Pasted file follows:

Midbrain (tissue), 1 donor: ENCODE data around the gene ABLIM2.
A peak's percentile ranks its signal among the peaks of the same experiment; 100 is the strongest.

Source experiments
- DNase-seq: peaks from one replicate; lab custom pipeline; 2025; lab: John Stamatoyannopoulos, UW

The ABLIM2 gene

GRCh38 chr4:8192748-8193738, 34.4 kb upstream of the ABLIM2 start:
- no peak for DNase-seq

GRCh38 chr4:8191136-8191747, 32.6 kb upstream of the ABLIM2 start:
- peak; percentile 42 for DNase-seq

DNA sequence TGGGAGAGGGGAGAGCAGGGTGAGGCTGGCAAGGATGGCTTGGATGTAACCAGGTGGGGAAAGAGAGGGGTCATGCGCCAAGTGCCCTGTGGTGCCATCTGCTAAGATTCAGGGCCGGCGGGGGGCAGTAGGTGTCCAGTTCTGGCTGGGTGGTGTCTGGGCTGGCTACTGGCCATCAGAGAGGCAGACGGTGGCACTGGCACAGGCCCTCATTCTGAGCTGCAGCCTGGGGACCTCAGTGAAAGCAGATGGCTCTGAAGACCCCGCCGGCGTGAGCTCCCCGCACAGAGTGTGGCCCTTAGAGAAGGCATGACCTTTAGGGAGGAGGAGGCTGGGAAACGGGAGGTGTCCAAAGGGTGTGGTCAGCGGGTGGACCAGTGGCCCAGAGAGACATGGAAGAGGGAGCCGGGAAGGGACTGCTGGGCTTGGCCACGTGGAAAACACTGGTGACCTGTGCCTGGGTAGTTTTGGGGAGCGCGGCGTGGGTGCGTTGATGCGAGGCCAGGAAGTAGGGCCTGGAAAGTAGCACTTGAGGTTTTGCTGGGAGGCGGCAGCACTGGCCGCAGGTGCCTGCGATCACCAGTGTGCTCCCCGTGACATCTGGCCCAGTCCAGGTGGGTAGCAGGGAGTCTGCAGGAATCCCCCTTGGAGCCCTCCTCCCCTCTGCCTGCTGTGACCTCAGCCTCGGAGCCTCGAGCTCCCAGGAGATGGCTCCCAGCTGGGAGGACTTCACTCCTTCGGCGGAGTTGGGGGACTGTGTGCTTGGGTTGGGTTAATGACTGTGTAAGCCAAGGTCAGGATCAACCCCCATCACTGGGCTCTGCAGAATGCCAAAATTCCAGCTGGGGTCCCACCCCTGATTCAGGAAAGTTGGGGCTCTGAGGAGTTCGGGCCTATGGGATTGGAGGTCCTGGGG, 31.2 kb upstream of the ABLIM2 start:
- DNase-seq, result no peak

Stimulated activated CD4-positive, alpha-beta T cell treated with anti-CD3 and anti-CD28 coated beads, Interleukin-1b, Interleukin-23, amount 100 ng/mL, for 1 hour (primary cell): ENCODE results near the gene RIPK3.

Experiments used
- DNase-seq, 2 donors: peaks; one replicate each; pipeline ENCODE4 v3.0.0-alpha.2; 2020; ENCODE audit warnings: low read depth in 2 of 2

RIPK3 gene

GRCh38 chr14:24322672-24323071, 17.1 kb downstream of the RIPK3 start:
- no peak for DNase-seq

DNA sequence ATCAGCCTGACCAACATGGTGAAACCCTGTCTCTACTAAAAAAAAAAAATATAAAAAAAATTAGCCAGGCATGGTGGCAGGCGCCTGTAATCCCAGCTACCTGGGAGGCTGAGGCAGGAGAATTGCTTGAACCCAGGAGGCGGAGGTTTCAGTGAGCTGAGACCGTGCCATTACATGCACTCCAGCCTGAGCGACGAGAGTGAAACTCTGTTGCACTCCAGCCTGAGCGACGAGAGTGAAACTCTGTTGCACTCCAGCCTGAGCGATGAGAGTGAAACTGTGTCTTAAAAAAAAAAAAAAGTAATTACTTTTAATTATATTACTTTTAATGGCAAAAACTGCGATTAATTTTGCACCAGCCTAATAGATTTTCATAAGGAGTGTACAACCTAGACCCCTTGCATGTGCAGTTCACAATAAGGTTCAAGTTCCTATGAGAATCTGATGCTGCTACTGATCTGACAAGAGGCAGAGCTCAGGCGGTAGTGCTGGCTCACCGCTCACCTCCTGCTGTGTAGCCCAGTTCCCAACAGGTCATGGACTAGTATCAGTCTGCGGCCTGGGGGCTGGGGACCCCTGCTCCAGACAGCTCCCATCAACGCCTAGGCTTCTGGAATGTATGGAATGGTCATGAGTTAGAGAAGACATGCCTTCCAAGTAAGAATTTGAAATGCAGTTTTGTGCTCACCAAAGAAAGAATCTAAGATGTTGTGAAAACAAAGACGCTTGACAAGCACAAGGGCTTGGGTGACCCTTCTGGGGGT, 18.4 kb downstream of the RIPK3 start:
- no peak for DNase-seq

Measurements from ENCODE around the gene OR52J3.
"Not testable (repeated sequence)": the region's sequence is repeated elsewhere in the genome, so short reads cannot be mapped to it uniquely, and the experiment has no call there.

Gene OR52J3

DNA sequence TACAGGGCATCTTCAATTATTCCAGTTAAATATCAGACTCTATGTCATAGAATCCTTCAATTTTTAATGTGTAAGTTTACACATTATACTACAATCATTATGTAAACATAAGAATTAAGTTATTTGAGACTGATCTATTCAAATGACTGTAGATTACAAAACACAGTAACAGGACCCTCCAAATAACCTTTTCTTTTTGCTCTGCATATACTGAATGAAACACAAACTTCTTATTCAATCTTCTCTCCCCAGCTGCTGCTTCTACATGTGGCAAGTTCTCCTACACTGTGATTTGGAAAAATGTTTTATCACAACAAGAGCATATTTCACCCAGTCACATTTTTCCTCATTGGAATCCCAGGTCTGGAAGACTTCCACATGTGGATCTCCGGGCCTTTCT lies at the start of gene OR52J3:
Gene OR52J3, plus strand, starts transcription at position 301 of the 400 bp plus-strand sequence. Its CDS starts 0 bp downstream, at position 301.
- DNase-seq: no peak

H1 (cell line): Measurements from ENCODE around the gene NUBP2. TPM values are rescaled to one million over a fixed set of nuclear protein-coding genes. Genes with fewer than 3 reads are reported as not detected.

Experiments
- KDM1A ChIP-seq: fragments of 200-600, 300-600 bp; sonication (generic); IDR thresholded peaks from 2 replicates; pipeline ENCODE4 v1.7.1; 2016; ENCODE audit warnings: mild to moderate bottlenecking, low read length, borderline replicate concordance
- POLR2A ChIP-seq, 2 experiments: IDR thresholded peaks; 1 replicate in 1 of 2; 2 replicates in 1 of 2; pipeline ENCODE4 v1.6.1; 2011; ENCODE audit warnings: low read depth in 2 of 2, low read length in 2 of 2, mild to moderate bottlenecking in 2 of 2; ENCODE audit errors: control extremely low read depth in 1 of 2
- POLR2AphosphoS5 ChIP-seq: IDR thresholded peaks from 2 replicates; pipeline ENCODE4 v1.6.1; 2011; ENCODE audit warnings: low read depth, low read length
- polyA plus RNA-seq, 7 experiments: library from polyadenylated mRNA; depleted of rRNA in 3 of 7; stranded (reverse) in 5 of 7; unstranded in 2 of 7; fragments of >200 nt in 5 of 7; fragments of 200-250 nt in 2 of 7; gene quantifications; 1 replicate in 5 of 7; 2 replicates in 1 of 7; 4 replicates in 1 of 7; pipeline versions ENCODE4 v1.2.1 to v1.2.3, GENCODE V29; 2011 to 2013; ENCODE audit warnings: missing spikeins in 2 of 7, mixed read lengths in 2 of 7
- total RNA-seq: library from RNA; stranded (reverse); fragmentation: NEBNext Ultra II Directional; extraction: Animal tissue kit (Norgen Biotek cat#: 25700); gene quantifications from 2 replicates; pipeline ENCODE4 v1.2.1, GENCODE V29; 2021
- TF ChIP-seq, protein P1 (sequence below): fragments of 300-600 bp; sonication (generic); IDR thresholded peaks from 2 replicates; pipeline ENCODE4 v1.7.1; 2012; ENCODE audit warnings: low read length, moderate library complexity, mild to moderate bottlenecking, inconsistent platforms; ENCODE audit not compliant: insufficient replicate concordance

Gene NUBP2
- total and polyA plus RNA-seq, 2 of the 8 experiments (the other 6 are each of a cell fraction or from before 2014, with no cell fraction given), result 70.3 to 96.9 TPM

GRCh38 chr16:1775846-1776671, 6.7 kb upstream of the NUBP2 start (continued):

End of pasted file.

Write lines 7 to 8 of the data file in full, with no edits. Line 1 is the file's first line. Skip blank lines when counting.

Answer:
- no peak for DNase-seq

GRCh38 chr4:8191136-8191747, 32.6 kb upstream of the ABLIM2 start: